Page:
RALEIGH – Yes, the United States Congress should renew the federal Voting Rights Act. But no, it should not be renewed as is, with no changes and no recognition that today’s challenges and opportunities are different than those we faced decades ago.
Predictably, there has been a furious outcry against the small number of House Republicans who objected to a fast track for VRA renewal a few weeks ago. They’ve been accused of racism, extremism, and just out-and-out nastiness. The substance of one of their objections, however, was quite legitimate: provisions added to the VRA in 1975 that have mandated foreign-language ballots. These were wrongheaded in the 1970s and are truly abhorrent today, as a surge of immigration has focused intense public interest on whether our institutions of assimilation are working as well as they should.
While fixing the bill to offer virtually all ballots in English would be a good start, I’d like to see Congress address some other legitimate concerns about the VRA. Many of them stem from 1982 changes that, at least according to some legal interpretations, require state legislatures to draw congressional and legislative districts largely on grounds of racial solidarity. The changes were the result of a not-so-subtle alliance between the NAACP and the Republican Party. The GOP expected that requiring more majority-minority districts would essentially work to pack Democratically leaning voters into those districts, making the surrounding districts more competitive for Republican candidates.
Despite some principled objections from conservatives (and liberals) to this strategy, it prevailed. And it largely succeeded, at least in the short run. In Southern states, the trend towards GOP strength in Congress strengthened after the VRA-influenced redistricting plans took hold. There were five black congressmen in 1990. After redistricting in 1991 based on the new rules, it took only two cycles for African-American candidates to win 17 seats in 1994. At the same time, though, GOP seats in the South went from 42 in 1990 to 68 in 1994.
It “worked” so “well” that some Democrats and black political leaders had second-thoughts and began proposing even more ridiculous interpretations of voting rights that suggested both high and low concentrations of black voters in districts could be considered illegal, that it was impossible to tell ahead of time what such a standard should be, and that the standard should likely be adjusted over time (by judges primarily) to maximize blacks’ ability to elect Democrats, whether white or black.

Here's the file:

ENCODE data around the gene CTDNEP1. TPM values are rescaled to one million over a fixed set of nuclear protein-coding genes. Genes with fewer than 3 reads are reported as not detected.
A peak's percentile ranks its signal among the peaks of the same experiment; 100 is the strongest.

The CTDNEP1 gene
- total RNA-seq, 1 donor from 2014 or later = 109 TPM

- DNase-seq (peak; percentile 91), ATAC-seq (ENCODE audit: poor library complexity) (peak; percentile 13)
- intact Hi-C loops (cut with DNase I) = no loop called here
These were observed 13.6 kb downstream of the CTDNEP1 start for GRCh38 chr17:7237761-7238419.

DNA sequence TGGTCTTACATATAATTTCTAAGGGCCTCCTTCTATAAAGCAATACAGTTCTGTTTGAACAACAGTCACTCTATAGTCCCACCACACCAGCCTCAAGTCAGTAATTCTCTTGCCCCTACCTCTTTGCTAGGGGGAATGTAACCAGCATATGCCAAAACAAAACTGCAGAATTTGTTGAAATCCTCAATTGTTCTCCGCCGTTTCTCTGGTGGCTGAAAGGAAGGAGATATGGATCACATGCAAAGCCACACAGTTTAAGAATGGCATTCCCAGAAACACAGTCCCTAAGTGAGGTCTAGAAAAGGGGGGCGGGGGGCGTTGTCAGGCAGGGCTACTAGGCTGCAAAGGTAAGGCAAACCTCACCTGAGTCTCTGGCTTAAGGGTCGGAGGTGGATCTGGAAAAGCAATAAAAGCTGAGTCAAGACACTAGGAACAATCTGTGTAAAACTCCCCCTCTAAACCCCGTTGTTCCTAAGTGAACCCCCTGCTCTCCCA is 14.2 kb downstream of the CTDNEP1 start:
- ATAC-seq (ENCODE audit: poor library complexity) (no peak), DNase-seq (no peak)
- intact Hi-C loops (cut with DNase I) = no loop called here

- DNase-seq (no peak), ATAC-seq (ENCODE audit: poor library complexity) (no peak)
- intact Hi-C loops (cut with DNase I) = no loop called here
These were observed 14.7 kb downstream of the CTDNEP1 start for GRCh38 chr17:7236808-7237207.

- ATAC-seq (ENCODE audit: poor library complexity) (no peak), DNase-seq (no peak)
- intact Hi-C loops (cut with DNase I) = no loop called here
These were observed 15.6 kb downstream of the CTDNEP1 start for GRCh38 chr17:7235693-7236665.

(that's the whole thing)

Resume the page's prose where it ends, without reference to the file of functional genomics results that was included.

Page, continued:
This was a sort of Goldilocks interpretation of race-based redistricting, only Goldilocks was presumed to be unelected judges doing the bidding of political activists and their attorneys. The resulting mess is simply impossible to sort out fairly and wisely without Congressional action.
I am not sure what the right answer is here, though I’m sure that the current answer is wrong. There should be some renewed protections against legislatures manipulating the districts to keep blacks and other minorities from voting in members of their own ethnic group to a state’s delegation if that’s what they wish to do. But this should not be mixed up with partisan objectives, R or D. I think multi-member districts or cumulative voting would be preferable to the current approach.
I am also sure of this much: the redistricting wars have yielded a situation where blacks are taken for granted by Democrats and Republicans take for granted that there’s no point competing for black voters. For black candidates to enjoy more success in statewide elections, I believe they’ll need ways and incentives to broaden their appeal. Similarly, Republicans will have a hard time sustaining their political momentum in the future unless they learn how to appeal more to blacks and other minorities. Neither will happen if the current racial engineering of political districts escapes reform.
Hood is president of the John Locke Foundation.